I was born in Wisconsin surrounded by a loving family of ten and loved swimming in cold lakes. When I was a boy I read an article by former president Harry Truman recommending historical biographies for young readers. His reasoning was that it was easy to follow the storyline of someone's life, and they would absorb the history of the times on the journey. History soon became my favorite subject and I have been an active reader all my life.
When I was thirteen years old I read an article by James Michener in Reader's Digest which I paraphrase: "When you're twenty-two and graduate from college, people will ask you, 'What do you want to do?' It's a good question, but you should answer it when you're thirty-five." Michener went on to write that his experiences wandering the globe as a young man later inspired his works on Afghanistan, Spain, Japan and other places.
When I was nineteen years old, I lived and studied in Tokyo for one year. I later brought my Japanese friends home to Wisconsin. My father, John Bradley, had helped raise an American flag on the Japanese island of Iwo Jima and had shot a Japanese soldier dead. My dad warmly welcomed my Japanese buddies.
I traveled around the world when I was twenty-one, from the U.S. to Japan, Taiwan, Hong Kong, Thailand, Nepal, India, Pakistan, Afghanistan, Iran, Turkey, France, Germany, Italy, England and back to the United States.
At twenty-three I graduated with a degree in East Asian history from the University of Wisconsin at Madison.
For the next twenty years I worked in the corporate communications industry in the United States, Japan, England and South Africa.
In my late thirties I took a year off to go around the world again. On this trip I made it to base camp on Mt. Everest and walked among lions in Africa.
My father died when I was forty years old. My search to find out why he didn't speak about Iwo Jima led me to write Flags of Our Fathers and establish the James Bradley Peace Foundation.
Flags of Our Fathers went on to be a bestseller and a movie, but few saw its potential at first. In fact, as this New York Times article documents, twenty-seven publishers turned the book down over a period of twenty-five months. This difficult and humbling birthing process inspired my live presentation Doing the Impossible.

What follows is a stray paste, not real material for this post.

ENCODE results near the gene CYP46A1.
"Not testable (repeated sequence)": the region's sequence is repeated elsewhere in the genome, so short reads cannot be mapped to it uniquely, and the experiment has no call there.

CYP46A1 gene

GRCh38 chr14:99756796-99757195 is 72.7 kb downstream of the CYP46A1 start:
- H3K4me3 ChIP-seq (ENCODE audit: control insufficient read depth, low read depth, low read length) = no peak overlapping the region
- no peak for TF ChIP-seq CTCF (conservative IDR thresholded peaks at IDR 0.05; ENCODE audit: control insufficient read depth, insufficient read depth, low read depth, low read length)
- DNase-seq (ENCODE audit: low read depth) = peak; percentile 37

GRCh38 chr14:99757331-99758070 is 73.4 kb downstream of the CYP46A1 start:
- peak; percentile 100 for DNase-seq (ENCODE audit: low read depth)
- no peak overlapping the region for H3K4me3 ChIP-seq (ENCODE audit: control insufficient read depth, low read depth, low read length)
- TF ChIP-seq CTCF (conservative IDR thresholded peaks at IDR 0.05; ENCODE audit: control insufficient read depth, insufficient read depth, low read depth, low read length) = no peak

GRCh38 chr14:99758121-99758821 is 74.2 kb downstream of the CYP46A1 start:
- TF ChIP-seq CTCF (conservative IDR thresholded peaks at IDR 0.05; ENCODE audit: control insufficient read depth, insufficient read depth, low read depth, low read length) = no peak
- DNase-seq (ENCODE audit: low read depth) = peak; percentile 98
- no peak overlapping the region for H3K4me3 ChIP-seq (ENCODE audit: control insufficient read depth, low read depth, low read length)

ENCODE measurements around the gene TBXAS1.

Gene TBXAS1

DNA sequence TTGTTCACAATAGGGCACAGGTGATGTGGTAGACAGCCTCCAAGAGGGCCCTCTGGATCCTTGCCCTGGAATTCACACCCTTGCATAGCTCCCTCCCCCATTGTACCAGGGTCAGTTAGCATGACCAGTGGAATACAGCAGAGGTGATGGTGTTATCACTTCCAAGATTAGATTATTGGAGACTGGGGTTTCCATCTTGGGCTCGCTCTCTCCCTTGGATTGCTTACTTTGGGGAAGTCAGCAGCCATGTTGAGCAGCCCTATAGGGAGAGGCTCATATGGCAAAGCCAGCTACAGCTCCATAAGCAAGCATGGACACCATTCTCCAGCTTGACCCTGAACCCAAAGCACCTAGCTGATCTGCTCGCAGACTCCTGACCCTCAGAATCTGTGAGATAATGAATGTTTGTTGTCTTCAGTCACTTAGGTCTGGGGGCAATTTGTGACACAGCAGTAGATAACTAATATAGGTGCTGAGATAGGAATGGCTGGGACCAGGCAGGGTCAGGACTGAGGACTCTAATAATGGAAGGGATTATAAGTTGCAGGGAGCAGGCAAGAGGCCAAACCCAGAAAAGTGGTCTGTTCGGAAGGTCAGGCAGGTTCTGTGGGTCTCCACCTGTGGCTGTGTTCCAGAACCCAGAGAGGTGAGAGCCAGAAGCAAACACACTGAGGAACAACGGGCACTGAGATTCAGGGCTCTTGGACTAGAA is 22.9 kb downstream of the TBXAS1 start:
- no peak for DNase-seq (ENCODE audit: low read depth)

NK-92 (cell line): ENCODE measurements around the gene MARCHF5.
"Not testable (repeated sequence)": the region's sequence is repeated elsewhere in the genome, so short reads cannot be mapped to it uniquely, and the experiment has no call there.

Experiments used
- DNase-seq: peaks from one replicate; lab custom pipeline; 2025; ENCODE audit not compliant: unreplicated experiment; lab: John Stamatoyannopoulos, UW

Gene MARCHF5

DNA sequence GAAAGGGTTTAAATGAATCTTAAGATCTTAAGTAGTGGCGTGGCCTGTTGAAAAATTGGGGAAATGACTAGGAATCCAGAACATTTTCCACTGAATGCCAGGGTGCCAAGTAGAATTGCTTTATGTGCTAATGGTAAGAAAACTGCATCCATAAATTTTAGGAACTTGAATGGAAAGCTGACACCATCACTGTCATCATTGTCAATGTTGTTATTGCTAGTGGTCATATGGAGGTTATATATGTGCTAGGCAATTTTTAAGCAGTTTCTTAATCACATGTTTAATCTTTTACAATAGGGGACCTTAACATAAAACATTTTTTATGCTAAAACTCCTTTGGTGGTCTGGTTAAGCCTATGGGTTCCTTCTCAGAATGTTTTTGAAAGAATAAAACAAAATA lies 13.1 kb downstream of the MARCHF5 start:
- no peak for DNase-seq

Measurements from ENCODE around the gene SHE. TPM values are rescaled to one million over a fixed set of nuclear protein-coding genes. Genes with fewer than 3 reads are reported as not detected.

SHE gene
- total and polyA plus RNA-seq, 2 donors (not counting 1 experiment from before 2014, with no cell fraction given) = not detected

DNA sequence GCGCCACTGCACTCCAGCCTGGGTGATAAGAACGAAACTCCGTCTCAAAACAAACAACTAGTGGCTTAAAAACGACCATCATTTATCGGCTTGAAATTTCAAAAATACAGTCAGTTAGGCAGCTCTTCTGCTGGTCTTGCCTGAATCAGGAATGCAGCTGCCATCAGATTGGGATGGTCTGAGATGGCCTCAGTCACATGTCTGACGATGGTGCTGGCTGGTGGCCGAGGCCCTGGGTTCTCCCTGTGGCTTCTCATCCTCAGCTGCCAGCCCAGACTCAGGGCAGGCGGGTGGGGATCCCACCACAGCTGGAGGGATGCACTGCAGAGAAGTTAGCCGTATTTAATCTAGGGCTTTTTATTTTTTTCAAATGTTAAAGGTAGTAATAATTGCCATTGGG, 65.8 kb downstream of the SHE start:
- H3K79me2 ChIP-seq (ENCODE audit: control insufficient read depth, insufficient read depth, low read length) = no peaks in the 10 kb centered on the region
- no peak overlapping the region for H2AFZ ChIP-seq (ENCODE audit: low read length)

In 2001 a WWII veteran of the Pacific revealed to me that the U.S. government had kept secret the beheading deaths of eight American airmen on the Japanese island of Chichi Jima, next door to Iwo Jima. After researching their deaths, I informed the eight families and the world of the unknown facts in my book second book Flyboys. (One flyboy got away. His name was George Herbert Walker Bush.)
After writing two books about WWII in the Pacific, I began to wonder about the origins of America's involvement in that war. The inferno that followed Japan's attack on Pearl Harbor had consumed countless lives, and believing there's usually smoke before a fire, I set off to search Asia for the original irritants. The result of that search is my third book, The Imperial Cruise.
I am working on my fourth book, about Franklin Delano Roosevelt and China.
Above my desk are the framed words of James Michener:
"Just because you wrote a few books, the world is not going to change. You will find that you will go to sleep and awaken as the same son-of-a-bitch you were the day before."
For the past ten years, the James Bradley Peace Foundation and Youth For Understanding have sent American students to live with families overseas. Perhaps in the future when we debate whether to fight it out or talk it out, one of these Americans might make a difference.